By Deonna D. Neal
A few years ago the Journal of Military Ethics published a lively exchange on whether the use of drones (also known as unmanned aerial vehicles or remotely piloted vehicles) was morally obligatory in warfare. One author argued it was morally obligatory to use drones instead of manned aircraft, if possible, since the lives of the operators are never placed at physical risk in that type of warfare. He believed the government’s moral obligation to protect the lives of its service members outweighed the other moral problems associated with drone warfare.
The other author, while acknowledging that protecting the lives of service members was an important moral obligation, argued that the use of drones was deeply problematic. In his view, using drones was tantamount to undertaking “riskless” warfare, which challenges the very nature of the just war tradition itself.
He pointed out that the just war principle of “last resort” exists because any political goal secured through the means of warfare must be so significant that it can justify incurring the terrible costs of war, including loss of life and limb, destruction of property, and the emotional, social, and psychological injuries suffered by combatants and civilians on all sides. Using drones in warfare, he argued, made the last resort threshold almost irrelevant, and could lead to a state of perpetual warfare. Those comments have proved prescient.
Since the invention of the bow and arrow, the ability to kill an enemy from a distance has been part of warfare, but not without controversy. Since the times of the ancient Greeks and Romans, the concern was that killing an enemy from a distance, without incurring physical risk to oneself, lacked the virtue of physical courage, one of the most distinctive and important virtues associated with being a soldier.
But regardless of how one decides whether killing an enemy at a distance is courageous, the fact remains that the act of killing another human being, even in war and even at a distance, still has a traumatic psychological effect on those doing the killing. Robert Grossman discusses these effects in his book, On Killing: The Psychological Cost of Learning to Kill in War and Society.
In the past, as the distance between the warrior and his target increased, he may have been less likely to suffer the psychological trauma of killing, precisely because he did not experience face-to-face combat. For example, the number of people killed by aerial bombs was a statistical number reported at the end of a mission. The pilots or bombardiers did not necessarily experience killing in the same way as their foot-soldier counterparts.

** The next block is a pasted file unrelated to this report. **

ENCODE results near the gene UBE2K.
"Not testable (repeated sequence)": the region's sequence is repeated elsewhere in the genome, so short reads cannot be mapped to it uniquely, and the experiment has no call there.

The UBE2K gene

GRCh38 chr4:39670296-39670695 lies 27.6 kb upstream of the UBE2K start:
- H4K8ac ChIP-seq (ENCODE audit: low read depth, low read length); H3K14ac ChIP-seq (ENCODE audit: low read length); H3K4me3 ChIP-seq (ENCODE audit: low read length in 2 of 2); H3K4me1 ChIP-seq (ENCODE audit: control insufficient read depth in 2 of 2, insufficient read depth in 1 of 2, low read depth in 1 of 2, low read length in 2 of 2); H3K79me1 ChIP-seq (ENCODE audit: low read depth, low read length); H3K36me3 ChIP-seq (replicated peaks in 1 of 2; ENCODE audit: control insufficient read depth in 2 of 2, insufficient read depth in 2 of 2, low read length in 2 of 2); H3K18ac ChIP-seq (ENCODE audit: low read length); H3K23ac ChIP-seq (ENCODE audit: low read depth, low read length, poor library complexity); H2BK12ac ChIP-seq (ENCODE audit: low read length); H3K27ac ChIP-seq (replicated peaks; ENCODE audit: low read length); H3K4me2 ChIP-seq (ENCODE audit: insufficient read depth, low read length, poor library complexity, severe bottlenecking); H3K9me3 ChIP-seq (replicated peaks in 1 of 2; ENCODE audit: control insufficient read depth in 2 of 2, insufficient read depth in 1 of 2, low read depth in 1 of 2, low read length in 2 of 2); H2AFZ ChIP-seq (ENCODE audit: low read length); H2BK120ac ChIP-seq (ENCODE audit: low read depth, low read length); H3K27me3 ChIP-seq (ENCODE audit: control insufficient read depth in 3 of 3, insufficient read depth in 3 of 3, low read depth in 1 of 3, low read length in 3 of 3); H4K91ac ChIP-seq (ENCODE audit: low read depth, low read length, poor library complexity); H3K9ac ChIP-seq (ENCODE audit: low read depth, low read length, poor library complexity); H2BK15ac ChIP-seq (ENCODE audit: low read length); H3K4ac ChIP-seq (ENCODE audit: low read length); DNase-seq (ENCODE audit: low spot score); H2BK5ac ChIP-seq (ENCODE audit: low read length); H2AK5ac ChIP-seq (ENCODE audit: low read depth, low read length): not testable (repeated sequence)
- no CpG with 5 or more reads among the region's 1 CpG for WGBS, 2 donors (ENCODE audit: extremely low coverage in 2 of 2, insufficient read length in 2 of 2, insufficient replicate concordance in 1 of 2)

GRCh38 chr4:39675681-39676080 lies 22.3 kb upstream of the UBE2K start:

This is not to say those who killed from a distance escaped all trauma, but the intense psychological trauma, on the whole, was not as great as that of their counterparts fighting on the ground. Combat soldiers and medics confront dead bodies, both of their comrades and of the enemy, as well as mutilated corpses and horrific scenes of the destruction modern weapons can have on the human body and physical infrastructure. This continues to have psychologically devastating effects on warfighters.
But with the advent of drones, the script has been flipped. On the whole, we are now seeing that drone operators and image analysts are suffering from PTSD, moral injury, and other associated psychological trauma at higher rates than some of their foot-soldier counterparts. This is in large part because of the immersive nature of drone warfare. Drone pilots, sensor operators, and image analysts can spend days, weeks, and sometimes months tracking individual targets. In some cases, they will know how many children their targets have, and where they eat, sleep, and bathe.
We now have a level of knowledge and surveillance of an enemy unprecedented in the history of warfare. Not only are those involved in drone operations deeply embedded in the context in which they may end up killing someone from 7,000 miles away, but then they also linger over the images after the order to kill has been executed. They not only watch the bodies being blown up, but also see people rushing to respond to the blast.
Part of the compounding trauma is that warriors often feel guilty that they are anonymous killers, killing someone from the comfort of an air-conditioned trailer and returning home in a few short hours.
Even within the military, drone operators experience prejudice as not being “real” pilots. There was a Department of Defense debate on whether they should be awarded medals for combat experience or whether their flying hours should count toward combat hours, a designation that affects promotion decisions within the Air Force and carries with it reverence and respect.
Further, the lack of boundaries between “fighting in a war” and being “home” is also unprecedented and complicates how the warrior even experiences herself as a soldier. Is it reasonable to expect our warriors to go from killing someone in the morning and then reading their children a bedtime story eight hours later?
The moral dimension and ethical issues surrounding drones, even from basic military ethics, are immense. One of the very serious issues, often overlooked, is the psychological trauma warriors experience as a result of “encountering” the enemy without any real human encounter. This is, to me, the real human and therefore ethical problem of using drones in warfare. Warfare is a human activity. But the more we use technology to assist in our wars, and remove us from the act of human encounter, the more we are likely to lose our humanity.
The Rev. Dr. Deonna D. Neal is interim rector at St. John’s Episcopal Church in Montgomery, Alabama. She taught ethics for the U.S. Air Force for 10 years at the USAF Academy and Air University at Maxwell AFB. She continues to write on military ethics as an independent scholar.